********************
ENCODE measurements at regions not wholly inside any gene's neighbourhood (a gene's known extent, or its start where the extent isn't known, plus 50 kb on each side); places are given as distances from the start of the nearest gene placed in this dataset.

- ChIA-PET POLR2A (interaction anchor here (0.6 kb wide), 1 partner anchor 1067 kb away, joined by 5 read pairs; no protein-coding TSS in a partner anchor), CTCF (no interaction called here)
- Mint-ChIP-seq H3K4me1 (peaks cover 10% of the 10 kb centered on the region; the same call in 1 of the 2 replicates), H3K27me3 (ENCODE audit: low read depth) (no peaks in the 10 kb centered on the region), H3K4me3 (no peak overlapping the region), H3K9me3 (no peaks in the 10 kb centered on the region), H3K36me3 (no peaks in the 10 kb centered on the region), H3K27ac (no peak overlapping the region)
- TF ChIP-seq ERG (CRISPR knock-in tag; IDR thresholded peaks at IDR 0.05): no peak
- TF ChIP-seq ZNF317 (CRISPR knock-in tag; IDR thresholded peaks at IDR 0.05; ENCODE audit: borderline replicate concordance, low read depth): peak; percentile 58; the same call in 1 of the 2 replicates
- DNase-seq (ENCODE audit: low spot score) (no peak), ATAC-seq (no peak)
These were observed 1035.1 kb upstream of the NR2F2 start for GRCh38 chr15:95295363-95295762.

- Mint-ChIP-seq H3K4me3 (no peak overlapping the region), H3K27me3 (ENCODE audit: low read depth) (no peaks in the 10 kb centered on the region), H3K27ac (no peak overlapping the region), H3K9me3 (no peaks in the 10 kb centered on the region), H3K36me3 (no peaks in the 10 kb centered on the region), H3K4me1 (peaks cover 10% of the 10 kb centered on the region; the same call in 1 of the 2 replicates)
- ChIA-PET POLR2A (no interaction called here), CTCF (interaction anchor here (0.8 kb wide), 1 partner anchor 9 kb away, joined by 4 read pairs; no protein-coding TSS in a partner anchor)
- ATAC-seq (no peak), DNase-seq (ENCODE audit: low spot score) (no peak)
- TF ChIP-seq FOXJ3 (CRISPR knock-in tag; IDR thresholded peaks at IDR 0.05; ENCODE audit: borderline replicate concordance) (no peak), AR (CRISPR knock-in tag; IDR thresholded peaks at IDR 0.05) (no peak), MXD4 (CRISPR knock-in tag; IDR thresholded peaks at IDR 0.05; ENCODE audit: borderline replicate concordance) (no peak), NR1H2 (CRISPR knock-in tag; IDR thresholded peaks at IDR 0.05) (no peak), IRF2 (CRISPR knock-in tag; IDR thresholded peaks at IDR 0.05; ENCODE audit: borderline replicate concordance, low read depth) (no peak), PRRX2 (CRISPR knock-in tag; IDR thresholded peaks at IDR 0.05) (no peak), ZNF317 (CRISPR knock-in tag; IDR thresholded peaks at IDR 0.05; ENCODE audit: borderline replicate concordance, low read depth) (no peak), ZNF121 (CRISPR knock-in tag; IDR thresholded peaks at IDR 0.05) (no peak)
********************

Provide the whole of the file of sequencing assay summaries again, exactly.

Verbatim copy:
ENCODE measurements at regions not wholly inside any gene's neighbourhood (a gene's known extent, or its start where the extent isn't known, plus 50 kb on each side); places are given as distances from the start of the nearest gene placed in this dataset.

- ChIA-PET POLR2A (interaction anchor here (0.6 kb wide), 1 partner anchor 1067 kb away, joined by 5 read pairs; no protein-coding TSS in a partner anchor), CTCF (no interaction called here)
- Mint-ChIP-seq H3K4me1 (peaks cover 10% of the 10 kb centered on the region; the same call in 1 of the 2 replicates), H3K27me3 (ENCODE audit: low read depth) (no peaks in the 10 kb centered on the region), H3K4me3 (no peak overlapping the region), H3K9me3 (no peaks in the 10 kb centered on the region), H3K36me3 (no peaks in the 10 kb centered on the region), H3K27ac (no peak overlapping the region)
- TF ChIP-seq ERG (CRISPR knock-in tag; IDR thresholded peaks at IDR 0.05): no peak
- TF ChIP-seq ZNF317 (CRISPR knock-in tag; IDR thresholded peaks at IDR 0.05; ENCODE audit: borderline replicate concordance, low read depth): peak; percentile 58; the same call in 1 of the 2 replicates
- DNase-seq (ENCODE audit: low spot score) (no peak), ATAC-seq (no peak)
These were observed 1035.1 kb upstream of the NR2F2 start for GRCh38 chr15:95295363-95295762.

- Mint-ChIP-seq H3K4me3 (no peak overlapping the region), H3K27me3 (ENCODE audit: low read depth) (no peaks in the 10 kb centered on the region), H3K27ac (no peak overlapping the region), H3K9me3 (no peaks in the 10 kb centered on the region), H3K36me3 (no peaks in the 10 kb centered on the region), H3K4me1 (peaks cover 10% of the 10 kb centered on the region; the same call in 1 of the 2 replicates)
- ChIA-PET POLR2A (no interaction called here), CTCF (interaction anchor here (0.8 kb wide), 1 partner anchor 9 kb away, joined by 4 read pairs; no protein-coding TSS in a partner anchor)
- ATAC-seq (no peak), DNase-seq (ENCODE audit: low spot score) (no peak)
- TF ChIP-seq FOXJ3 (CRISPR knock-in tag; IDR thresholded peaks at IDR 0.05; ENCODE audit: borderline replicate concordance) (no peak), AR (CRISPR knock-in tag; IDR thresholded peaks at IDR 0.05) (no peak), MXD4 (CRISPR knock-in tag; IDR thresholded peaks at IDR 0.05; ENCODE audit: borderline replicate concordance) (no peak), NR1H2 (CRISPR knock-in tag; IDR thresholded peaks at IDR 0.05) (no peak), IRF2 (CRISPR knock-in tag; IDR thresholded peaks at IDR 0.05; ENCODE audit: borderline replicate concordance, low read depth) (no peak), PRRX2 (CRISPR knock-in tag; IDR thresholded peaks at IDR 0.05) (no peak), ZNF317 (CRISPR knock-in tag; IDR thresholded peaks at IDR 0.05; ENCODE audit: borderline replicate concordance, low read depth) (no peak), ZNF121 (CRISPR knock-in tag; IDR thresholded peaks at IDR 0.05) (no peak)